Does the Length of Fielding Period Matter? Examining Response Scores of Early Versus Late Responders

Open access


This article discusses the potential effects of a shortened fielding period on an employee survey’s item and index scores and respondent demographics. Using data from the U.S. Office of Personnel Management’s 2011 Federal Employee Viewpoint Survey, we investigate whether early responding employees differ from later responding employees. Specifically, we examine differences in item and index scores related to employee engagement and global satisfaction. Our findings show that early responders tend to be less positive, even after adjusting their weights for nonresponse. Agencies vary in their prevalence of late responders, and score differences become magnified as this proportion increases. We also examine the extent to which early versus late responders differ on demographic characteristics such as grade level, supervisory status, gender, tenure with agency, and intention to leave, noting that nonminorities and females are the two demographic characteristics most associated with responding early.

If the inline PDF is not rendering correctly, you can download the PDF file here.

  • American Association for Public Opinion Research. 2009. Standard Definitions: Final Dispositions of Case Codes and Outcome Rates for Surveys. Sixth Edition. Available at: (accessed January 27 2014).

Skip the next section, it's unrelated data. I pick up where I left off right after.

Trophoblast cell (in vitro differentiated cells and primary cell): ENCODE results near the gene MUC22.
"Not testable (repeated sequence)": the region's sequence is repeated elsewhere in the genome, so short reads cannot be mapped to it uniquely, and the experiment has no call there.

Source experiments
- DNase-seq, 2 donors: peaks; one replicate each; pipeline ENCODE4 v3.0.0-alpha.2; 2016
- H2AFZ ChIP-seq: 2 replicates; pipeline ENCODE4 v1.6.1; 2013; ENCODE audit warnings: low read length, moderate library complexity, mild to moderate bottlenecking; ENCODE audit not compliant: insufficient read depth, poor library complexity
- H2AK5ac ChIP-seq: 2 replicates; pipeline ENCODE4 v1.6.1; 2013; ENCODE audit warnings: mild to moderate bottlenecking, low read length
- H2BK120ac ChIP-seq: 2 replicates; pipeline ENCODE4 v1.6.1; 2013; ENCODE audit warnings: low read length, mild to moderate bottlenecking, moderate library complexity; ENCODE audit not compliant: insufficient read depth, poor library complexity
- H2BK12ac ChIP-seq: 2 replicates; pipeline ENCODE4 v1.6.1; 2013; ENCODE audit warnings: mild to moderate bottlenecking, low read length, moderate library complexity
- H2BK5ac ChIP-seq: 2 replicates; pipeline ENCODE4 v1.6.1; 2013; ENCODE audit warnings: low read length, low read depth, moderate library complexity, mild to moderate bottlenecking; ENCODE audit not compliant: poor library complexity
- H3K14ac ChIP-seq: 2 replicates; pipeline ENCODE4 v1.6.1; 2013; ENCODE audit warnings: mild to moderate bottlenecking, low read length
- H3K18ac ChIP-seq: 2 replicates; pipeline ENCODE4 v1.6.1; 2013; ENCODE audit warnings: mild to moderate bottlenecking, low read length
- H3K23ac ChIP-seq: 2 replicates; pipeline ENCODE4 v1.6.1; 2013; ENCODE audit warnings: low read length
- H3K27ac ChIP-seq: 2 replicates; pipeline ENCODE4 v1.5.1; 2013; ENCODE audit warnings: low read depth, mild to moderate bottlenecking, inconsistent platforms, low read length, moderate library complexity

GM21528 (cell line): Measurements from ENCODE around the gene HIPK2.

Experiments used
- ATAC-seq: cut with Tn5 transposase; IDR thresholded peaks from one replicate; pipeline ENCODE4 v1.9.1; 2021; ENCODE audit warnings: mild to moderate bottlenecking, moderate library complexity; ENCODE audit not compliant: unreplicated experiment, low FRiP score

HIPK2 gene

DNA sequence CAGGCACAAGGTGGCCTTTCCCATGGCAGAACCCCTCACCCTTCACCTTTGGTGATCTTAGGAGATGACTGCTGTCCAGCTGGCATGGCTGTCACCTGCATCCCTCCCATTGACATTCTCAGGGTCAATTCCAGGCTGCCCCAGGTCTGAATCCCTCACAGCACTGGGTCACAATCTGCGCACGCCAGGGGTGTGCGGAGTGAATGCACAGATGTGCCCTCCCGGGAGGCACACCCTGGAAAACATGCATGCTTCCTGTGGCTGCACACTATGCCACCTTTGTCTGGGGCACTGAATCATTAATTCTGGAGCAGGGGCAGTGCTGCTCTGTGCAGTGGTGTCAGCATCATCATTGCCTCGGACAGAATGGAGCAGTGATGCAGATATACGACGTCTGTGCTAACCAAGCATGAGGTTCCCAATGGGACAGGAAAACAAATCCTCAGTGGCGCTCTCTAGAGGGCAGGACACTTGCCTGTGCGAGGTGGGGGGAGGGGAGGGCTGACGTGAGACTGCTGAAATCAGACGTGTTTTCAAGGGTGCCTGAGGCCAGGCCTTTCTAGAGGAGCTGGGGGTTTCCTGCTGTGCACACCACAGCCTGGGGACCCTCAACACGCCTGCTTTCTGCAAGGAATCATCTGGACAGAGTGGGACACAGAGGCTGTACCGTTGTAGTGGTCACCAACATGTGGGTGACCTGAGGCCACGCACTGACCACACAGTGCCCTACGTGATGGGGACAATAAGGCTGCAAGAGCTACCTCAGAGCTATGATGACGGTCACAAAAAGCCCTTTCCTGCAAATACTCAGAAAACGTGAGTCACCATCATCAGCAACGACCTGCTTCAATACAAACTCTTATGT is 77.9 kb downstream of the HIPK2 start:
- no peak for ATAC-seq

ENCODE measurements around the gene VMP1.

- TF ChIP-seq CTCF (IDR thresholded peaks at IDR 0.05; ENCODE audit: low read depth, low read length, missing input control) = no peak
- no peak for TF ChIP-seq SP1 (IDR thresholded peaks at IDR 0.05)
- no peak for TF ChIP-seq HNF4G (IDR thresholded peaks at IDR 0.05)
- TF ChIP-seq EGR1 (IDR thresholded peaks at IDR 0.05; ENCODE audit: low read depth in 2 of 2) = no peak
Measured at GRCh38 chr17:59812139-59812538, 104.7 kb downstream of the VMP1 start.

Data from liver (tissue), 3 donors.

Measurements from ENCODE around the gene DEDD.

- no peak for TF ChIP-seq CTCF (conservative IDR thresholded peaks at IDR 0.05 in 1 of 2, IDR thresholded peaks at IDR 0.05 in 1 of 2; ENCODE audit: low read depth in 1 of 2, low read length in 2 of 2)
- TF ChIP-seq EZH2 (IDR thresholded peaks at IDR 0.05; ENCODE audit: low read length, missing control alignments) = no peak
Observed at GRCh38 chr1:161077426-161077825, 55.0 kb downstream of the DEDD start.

• Baruch Y. and B.C. Holtom. 2008. “Survey Response Rate Levels and Trends in Organizational Research.” Human Relations 61: 1139-1160. DOI:

  • Bates N. and K. Creighton. 2000. “The Last Five Percent: What Can We Learn from Difficult/Late Interviews?” In Proceedings of the Section on Government Statistics: American Statistical Association August 13 2000. 120-125. Alexandria VA: American Statistical Association.

  • Baur E.J. 1947. “Response Bias in a Mail Survey.” Public Opinion Quarterly 11: 595-600. DOI: http:/

  • Borg I. and T. Tuten. 2003. “Early versus Later Respondents in Intranet-Based Organizational Surveys.” Journal of Behavioral and Applied Management 4: 134-145.

  • Carroll R.J. and D. Ruppert. 1988. Transformation and Weighting in Regression. New York NY: Chapman and Hall.

  • Dillman D.A. J.D. Smyth and L.M. Christian. 2009. Internet Mail and Mixed-Mode Surveys: The Tailored Design Method 3rd ed. Hoboken NJ: Wiley.

  • Filion F. 1975. “Estimating Bias Due to Nonresponse in a Mail Survey.” Public Opinion Quarterly 39: 482-492. DOI:

  • Gannon M.J. J.C. Nothern and S.J. Carroll. 1971. “Characteristics of Nonrespondents Among Workers.” Journal of Applied Psychology 55: 586-588. DOI:

  • Green K.E. 1991. “Reluctant Respondents: Differences Between Early Late and Nonresponders to a Mail Survey.” The Journal of Experimental Education 59: 268-276. DOI:

  • Groves R.M. and M. Couper. 1998. Nonresponse in Household Interview Surveys. New York NY: Wiley. DOI:

  • Groves R.M. E. Singer and A. Corning. 2000. “Leverage-Saliency Theory of Survey Participation: Description and an Illustration.” Public Opinion Quarterly 64: 299-308. DOI: